As you can imagine, many lessons are learned while negotiating business deals and seeking commercial mortgage loans. Here are some takeaways when it comes to commercial real estate loans.
Unfortunately, bank and SBA loans werenâ€™t created for business owners who want to begin building their company right away, as Dr. Ravindra Gautam of the Gautam Medical Wellness Center learned. Dr. Gautam and his physician-wife successfully built a small practice in their community. But at one point, they wanted to branch out and expand their practice by adding more physicians and satellite locations. Unfortunately, the California area where they practice has a shortage of available real estate, which means that they had to move fast to seize an opportunity when it became available. Their obstacle was that banks moved too slow, and any property the Gautumâ€™s were interested in would be snapped up quickly by other interested parties who had access to faster funding. Luckily, the Gautumâ€™s discovered Biz2Credit, who were able to fund their real estate purchase within 48 hours. The lesson here is that sometimes a business owner needs to leverage faster funding channels when it makes sense to do so.
After owning and operating several restaurants and pizzerias over the past several years, Ray Anzola has learned that itâ€™s important to have a lender by your side that is there with you every step of the way. Biz2Credit offered Ray a flexible financing plan so he could access more funds as needed for future projects, whether the need is for a real estate loan or a working capital loan. That way, he doesnâ€™t have to reapply for a business loan every time he needs money for his business. His latest focus has been spent on renovating his older restaurants. While renovation projects can take a great deal of time, Ray learned that when you have the funds you need for the job faster, everything else falls into place, and you can move more quickly to get things done. He advises other small business owners to get fast funding so that they have fewer disruptions in their businessâ€™s operations.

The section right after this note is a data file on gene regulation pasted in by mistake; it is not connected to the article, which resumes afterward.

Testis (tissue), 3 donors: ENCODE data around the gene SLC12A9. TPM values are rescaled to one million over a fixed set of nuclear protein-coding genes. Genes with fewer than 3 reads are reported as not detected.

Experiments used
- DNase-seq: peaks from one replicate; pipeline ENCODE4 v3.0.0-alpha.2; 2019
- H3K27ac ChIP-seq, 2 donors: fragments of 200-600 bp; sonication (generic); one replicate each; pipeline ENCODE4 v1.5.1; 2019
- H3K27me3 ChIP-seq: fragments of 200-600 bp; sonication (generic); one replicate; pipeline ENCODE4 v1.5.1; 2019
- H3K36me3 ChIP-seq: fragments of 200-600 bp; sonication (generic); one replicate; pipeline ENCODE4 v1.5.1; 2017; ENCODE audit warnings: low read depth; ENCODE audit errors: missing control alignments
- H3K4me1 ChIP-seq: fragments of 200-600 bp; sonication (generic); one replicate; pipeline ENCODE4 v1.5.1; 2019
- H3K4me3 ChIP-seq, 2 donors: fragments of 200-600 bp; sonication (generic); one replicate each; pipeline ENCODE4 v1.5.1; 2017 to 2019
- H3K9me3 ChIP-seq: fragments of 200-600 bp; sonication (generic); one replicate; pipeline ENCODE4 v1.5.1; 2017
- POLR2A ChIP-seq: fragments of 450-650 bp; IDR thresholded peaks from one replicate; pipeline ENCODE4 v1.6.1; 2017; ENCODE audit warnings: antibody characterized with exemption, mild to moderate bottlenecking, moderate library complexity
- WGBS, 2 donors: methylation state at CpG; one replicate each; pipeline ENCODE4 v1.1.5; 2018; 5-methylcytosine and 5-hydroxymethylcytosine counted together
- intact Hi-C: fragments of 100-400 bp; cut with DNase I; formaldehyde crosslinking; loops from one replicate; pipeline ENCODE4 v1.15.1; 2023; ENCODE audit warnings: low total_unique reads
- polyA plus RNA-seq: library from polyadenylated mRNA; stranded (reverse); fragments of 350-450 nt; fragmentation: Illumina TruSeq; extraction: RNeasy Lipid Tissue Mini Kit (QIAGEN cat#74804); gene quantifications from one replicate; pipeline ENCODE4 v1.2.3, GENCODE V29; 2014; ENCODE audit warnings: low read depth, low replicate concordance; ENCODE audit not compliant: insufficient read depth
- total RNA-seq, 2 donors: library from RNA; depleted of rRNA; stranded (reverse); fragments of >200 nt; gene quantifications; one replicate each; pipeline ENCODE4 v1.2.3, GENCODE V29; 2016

Raza and David Bolos learned that the hard way when they searched for a lender to open their own kolache bakery in Colorado. They knew an online lender was the way to go as they would likely get their money faster. But as Raza proceeded with her search for the right lender, she noticed that interest rates varied. She also had questions, but many online lenders avoided answering those questions. Raza didnâ€™t feel validated or respected regarding the time she spent evaluating the best loan option for her and her husband. But when she discovered Biz2Credit, it was apparent they valued her time. She called Biz2Credit, and they guided her on the fastest process to get the funding needed for their bakery venture. Raza said Biz2Credit got her the financing she needed immediately. Her advice is to find an online loan provider you trust who will offer financing terms that you can manage. Raza and her husband have been so pleased with Biz2Credit that theyâ€™ve continued working with them when they needed other business loans.